Sasol plans to increase its capital in the face of market turbulence.

Sasol plans to increase its capital in the face of market turbulence
The management of the South African petrochemical group Sasol announced that it is considering a capital increase and the acceleration of its current asset disposal programme, following the collapse of its share price by more than 80% as a result of the coronavirus epidemic and the fall in oil prices.

In its press release, issued on 12 March, the company, while recalling that it has « about $2.5 billion in cash » and expressing confidence in its « ability to generate positive cash flow, even in an environment of low oil prices », acknowledged that it was working on « a series of actions that could strengthen its balance sheet ». Among the measures envisaged were a « renegotiation with creditors », an « acceleration and broadening of its current asset disposal programme », but above all, a « potential capital increase » aimed at « managing short-term financial commitments ». In other words, this possible call on the market would ultimately be used to pay the group’s next due dates to its creditors, i.e. a total of 120 billion rand (USD 8 billion).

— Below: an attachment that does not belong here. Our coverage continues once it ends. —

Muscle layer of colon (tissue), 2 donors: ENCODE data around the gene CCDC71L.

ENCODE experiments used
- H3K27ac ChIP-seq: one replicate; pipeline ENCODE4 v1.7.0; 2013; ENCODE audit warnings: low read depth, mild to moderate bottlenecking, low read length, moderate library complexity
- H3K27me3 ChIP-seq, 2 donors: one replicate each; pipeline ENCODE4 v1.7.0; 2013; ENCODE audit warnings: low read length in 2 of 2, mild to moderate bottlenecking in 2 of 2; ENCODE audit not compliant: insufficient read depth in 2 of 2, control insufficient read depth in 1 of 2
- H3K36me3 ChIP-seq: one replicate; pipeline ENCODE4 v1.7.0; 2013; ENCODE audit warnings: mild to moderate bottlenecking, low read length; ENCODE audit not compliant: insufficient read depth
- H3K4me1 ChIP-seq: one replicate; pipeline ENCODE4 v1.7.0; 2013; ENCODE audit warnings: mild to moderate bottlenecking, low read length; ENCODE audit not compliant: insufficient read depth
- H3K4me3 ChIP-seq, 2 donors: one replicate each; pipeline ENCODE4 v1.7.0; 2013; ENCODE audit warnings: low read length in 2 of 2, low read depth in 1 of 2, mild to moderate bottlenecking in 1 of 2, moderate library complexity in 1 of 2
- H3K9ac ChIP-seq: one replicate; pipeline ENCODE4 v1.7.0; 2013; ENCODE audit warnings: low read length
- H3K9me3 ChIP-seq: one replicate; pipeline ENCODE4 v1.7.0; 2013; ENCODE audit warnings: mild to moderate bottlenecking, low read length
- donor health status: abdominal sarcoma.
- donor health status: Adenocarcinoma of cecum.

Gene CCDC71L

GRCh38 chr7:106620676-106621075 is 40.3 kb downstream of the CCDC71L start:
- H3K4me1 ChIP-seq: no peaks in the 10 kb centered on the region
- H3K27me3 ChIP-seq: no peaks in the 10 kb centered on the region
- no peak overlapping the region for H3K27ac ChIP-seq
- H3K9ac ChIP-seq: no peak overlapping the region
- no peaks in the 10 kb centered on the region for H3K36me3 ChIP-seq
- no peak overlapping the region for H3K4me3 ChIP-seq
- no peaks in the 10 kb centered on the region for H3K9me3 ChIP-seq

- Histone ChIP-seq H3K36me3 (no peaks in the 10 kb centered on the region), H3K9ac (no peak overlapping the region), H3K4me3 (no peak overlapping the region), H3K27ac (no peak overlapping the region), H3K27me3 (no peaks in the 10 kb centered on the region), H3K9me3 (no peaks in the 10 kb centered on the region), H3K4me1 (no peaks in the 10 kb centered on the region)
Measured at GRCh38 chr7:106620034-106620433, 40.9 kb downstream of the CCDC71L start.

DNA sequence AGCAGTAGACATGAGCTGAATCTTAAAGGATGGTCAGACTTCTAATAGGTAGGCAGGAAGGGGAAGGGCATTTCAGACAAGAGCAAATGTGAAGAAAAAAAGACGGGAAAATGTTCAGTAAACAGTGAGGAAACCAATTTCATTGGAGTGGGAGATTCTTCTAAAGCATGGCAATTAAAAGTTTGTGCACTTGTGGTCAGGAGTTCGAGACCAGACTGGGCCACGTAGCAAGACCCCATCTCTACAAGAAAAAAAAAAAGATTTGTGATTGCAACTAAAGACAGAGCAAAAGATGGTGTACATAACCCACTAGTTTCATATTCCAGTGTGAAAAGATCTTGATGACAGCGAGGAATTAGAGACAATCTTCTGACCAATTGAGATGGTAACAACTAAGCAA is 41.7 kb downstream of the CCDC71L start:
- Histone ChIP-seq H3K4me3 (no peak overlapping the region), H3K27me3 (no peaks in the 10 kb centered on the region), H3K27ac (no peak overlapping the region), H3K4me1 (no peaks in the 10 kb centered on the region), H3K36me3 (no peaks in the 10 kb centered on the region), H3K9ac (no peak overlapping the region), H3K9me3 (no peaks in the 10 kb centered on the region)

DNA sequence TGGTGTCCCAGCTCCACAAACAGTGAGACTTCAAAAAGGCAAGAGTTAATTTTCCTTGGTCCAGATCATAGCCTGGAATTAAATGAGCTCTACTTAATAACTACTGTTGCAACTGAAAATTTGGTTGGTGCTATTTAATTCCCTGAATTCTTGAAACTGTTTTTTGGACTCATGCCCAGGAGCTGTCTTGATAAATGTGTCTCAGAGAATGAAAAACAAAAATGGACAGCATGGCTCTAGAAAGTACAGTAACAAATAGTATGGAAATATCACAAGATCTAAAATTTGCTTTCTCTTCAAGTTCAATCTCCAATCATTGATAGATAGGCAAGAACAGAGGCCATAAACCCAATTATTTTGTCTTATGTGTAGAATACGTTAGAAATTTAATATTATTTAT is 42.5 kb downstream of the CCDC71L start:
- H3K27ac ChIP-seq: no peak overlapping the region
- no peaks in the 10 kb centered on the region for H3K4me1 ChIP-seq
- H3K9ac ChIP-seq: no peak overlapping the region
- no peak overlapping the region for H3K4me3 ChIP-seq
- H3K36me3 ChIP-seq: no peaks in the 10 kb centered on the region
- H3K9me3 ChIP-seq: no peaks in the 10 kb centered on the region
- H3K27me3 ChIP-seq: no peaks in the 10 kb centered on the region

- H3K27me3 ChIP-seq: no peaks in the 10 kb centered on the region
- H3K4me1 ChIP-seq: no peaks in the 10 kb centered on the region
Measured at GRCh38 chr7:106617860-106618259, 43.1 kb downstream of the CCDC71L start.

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An alternative mentioned on 9 March by the insurer Prudential, the petrochemical group’s fourth largest shareholder. « If this environment persists for a long period, it is likely that Sasol will have to both raise new capital and accelerate its asset sale program to repay its debt, » the financial institution’s teams pessimistically predicted in a note. A few days earlier, it was the rating agency Moody’s which, just as worried, downgraded the debt of the South African energy giant (21.8 billion dollars in revenues for the 2019 financial year) into the category of « junk bonds » and therefore highly speculative. A real earthquake for the South African business establishment, Sasol (Suid Afrikaanse Steenkool in Olie, for « South African coal and oil », in Afrikaans) being one of the historic industrial flagships of the Rainbow Nation. Launched in 1950, shortly after the establishment of Apartheid, the petrochemical group was for a long time the only company in the world to produce synthetic fuel on a large scale (the equivalent of 150,000 b/d) from natural gas or coal, which is very abundant in southern Africa.